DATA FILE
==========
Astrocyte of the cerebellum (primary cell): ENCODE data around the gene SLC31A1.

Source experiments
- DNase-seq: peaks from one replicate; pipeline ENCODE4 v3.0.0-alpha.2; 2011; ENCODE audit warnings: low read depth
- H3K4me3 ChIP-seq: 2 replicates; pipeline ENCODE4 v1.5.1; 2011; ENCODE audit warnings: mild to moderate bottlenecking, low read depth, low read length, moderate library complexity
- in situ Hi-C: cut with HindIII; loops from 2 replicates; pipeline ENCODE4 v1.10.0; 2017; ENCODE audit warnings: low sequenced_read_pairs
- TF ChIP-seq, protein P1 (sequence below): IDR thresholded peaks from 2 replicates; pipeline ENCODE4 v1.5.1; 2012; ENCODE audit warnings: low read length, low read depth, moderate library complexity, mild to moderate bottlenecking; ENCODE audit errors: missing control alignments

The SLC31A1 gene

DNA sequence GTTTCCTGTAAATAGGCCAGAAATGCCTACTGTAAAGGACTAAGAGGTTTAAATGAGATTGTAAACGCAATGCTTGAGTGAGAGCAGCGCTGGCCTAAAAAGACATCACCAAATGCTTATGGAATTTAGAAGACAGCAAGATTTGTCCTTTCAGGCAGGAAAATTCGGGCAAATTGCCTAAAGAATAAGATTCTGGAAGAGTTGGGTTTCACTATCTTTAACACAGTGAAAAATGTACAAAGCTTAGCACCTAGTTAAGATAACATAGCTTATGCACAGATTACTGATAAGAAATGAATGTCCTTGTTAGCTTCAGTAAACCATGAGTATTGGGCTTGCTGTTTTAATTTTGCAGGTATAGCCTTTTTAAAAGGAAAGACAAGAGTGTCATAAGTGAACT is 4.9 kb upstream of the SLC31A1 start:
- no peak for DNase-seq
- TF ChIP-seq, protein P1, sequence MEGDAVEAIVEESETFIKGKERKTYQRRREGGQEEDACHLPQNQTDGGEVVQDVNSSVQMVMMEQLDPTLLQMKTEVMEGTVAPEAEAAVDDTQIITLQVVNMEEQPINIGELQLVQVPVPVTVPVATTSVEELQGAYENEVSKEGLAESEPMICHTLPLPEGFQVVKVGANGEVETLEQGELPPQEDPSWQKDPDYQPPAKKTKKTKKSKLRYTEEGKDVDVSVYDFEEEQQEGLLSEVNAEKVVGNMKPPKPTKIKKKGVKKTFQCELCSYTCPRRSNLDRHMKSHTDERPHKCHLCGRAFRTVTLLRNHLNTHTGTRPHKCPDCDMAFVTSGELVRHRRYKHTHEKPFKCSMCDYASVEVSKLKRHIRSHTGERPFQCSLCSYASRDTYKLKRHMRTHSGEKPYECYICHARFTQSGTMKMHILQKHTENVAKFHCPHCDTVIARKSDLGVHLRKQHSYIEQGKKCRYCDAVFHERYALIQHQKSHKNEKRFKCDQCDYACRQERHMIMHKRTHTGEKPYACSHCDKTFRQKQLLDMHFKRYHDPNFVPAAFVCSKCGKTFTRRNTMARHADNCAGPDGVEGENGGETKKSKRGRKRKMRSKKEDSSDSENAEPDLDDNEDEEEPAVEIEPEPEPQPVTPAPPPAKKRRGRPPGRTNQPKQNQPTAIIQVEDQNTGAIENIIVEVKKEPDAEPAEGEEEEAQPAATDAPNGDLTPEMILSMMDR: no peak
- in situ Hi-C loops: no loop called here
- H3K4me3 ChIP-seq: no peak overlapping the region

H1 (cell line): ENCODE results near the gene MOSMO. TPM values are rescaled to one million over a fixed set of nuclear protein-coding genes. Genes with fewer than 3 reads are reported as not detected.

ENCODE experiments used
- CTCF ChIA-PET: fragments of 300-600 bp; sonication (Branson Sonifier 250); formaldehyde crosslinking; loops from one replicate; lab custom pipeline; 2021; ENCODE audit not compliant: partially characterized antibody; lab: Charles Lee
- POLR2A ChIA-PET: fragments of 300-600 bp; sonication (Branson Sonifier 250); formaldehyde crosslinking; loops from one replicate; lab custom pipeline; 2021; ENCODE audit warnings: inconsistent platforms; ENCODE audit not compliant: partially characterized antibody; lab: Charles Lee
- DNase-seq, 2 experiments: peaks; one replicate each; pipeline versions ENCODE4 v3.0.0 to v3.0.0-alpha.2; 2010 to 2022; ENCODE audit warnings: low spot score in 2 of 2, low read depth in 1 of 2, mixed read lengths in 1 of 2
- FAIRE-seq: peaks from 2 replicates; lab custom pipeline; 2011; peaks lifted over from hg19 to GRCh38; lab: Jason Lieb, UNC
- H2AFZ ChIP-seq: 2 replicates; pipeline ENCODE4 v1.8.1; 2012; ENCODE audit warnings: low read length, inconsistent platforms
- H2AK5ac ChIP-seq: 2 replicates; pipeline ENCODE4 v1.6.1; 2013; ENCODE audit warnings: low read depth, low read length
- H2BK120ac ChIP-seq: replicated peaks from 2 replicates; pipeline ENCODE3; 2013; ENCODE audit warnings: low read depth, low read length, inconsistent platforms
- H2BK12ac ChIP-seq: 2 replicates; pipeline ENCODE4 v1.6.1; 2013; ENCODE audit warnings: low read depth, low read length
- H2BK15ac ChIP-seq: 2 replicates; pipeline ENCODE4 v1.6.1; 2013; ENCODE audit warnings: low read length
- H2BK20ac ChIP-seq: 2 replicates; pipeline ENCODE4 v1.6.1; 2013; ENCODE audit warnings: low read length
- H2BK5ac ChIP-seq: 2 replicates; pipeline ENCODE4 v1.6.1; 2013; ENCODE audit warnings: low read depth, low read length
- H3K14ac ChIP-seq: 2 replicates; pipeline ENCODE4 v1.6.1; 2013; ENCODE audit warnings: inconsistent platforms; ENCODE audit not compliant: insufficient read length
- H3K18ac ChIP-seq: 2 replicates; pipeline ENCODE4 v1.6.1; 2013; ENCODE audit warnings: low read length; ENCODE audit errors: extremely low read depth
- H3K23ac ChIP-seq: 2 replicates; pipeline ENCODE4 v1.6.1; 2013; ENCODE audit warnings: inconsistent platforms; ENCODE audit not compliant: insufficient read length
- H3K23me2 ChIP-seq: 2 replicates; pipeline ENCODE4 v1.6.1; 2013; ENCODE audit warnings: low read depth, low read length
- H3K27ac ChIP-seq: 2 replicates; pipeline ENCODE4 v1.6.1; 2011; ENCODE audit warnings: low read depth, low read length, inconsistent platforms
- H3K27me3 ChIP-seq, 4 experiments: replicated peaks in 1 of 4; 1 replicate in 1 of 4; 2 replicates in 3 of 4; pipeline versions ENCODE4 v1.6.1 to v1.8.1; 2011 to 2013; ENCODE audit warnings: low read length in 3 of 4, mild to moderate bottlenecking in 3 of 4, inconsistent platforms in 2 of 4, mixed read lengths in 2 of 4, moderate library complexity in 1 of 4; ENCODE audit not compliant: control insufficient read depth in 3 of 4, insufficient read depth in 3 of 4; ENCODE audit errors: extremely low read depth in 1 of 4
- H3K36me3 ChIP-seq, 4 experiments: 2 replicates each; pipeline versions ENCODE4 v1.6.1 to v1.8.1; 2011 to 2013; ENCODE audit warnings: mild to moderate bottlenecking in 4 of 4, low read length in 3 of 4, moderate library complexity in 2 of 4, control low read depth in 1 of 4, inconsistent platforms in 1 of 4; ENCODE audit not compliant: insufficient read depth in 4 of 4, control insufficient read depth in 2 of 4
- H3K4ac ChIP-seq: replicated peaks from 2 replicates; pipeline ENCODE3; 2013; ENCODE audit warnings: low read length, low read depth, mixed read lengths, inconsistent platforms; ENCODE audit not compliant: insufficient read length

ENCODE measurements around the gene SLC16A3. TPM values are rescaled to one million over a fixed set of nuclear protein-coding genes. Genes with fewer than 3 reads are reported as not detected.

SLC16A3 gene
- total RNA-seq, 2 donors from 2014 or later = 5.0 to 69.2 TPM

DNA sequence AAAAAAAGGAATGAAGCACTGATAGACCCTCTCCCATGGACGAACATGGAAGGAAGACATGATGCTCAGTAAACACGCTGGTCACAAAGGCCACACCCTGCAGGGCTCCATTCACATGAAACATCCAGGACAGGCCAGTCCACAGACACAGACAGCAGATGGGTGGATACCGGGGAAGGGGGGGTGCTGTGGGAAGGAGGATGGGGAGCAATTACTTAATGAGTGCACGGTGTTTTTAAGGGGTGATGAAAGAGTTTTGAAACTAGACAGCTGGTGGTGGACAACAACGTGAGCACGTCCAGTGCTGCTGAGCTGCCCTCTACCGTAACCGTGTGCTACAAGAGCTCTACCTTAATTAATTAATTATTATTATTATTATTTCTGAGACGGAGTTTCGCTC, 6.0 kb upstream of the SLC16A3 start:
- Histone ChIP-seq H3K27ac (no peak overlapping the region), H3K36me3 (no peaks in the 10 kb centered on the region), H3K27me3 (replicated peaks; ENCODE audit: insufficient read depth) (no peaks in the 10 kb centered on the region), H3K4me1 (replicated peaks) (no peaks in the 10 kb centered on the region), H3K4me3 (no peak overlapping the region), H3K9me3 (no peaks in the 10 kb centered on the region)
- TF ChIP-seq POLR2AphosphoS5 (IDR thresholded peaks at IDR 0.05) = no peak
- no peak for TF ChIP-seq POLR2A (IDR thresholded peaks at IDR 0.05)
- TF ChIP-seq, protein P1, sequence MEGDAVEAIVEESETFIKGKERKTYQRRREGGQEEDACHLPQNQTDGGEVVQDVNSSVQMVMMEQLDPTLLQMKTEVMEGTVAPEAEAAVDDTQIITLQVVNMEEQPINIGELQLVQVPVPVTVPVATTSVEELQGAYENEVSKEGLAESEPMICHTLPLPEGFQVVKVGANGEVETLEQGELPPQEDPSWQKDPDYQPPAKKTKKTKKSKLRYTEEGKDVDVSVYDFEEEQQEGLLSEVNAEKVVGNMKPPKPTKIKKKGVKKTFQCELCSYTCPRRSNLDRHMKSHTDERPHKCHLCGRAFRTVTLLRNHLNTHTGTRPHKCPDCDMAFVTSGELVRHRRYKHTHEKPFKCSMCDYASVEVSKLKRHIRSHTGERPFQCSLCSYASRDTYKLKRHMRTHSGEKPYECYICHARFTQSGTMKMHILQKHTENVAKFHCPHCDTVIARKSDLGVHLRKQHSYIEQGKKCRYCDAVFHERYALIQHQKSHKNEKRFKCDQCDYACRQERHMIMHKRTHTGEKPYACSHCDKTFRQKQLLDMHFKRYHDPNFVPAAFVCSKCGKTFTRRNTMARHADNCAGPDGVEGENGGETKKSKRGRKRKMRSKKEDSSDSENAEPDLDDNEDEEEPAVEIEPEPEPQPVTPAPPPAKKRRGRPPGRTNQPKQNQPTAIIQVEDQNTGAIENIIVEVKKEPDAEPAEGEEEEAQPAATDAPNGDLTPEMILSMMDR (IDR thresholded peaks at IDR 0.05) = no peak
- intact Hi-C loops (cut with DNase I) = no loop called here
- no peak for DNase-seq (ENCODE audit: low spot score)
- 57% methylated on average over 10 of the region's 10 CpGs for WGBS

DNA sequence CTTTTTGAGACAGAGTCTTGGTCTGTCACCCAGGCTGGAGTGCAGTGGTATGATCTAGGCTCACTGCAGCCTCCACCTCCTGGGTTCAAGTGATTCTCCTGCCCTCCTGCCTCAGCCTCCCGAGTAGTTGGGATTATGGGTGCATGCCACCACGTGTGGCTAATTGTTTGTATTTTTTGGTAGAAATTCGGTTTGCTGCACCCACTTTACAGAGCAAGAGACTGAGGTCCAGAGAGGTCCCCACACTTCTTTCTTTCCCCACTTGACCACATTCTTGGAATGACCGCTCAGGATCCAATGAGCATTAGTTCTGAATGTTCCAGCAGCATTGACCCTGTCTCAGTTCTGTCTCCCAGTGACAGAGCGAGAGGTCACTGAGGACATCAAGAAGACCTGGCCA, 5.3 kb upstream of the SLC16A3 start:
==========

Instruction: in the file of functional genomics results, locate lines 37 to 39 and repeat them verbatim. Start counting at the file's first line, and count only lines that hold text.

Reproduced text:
DNA sequence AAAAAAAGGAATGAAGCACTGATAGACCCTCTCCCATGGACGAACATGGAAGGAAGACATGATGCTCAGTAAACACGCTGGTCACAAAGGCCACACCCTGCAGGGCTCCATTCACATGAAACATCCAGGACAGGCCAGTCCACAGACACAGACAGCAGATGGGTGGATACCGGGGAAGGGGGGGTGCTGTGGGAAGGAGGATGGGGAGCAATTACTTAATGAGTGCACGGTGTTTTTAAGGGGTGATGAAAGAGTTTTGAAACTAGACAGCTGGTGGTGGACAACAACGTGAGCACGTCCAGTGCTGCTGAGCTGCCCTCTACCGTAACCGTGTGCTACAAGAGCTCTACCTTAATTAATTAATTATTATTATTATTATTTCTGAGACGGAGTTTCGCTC, 6.0 kb upstream of the SLC16A3 start:
- Histone ChIP-seq H3K27ac (no peak overlapping the region), H3K36me3 (no peaks in the 10 kb centered on the region), H3K27me3 (replicated peaks; ENCODE audit: insufficient read depth) (no peaks in the 10 kb centered on the region), H3K4me1 (replicated peaks) (no peaks in the 10 kb centered on the region), H3K4me3 (no peak overlapping the region), H3K9me3 (no peaks in the 10 kb centered on the region)
- TF ChIP-seq POLR2AphosphoS5 (IDR thresholded peaks at IDR 0.05) = no peak